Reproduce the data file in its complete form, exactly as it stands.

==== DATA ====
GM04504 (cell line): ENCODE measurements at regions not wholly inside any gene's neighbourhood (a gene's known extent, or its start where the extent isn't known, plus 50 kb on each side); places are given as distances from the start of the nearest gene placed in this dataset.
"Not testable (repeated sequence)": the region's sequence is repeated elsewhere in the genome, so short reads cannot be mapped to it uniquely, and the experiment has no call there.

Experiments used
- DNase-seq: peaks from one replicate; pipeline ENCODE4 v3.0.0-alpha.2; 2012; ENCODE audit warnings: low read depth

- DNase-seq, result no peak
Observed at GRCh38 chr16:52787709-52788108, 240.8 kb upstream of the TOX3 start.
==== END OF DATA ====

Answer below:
GM04504 (cell line): ENCODE measurements at regions not wholly inside any gene's neighbourhood (a gene's known extent, or its start where the extent isn't known, plus 50 kb on each side); places are given as distances from the start of the nearest gene placed in this dataset.
"Not testable (repeated sequence)": the region's sequence is repeated elsewhere in the genome, so short reads cannot be mapped to it uniquely, and the experiment has no call there.

Experiments used
- DNase-seq: peaks from one replicate; pipeline ENCODE4 v3.0.0-alpha.2; 2012; ENCODE audit warnings: low read depth

- DNase-seq, result no peak
Observed at GRCh38 chr16:52787709-52788108, 240.8 kb upstream of the TOX3 start.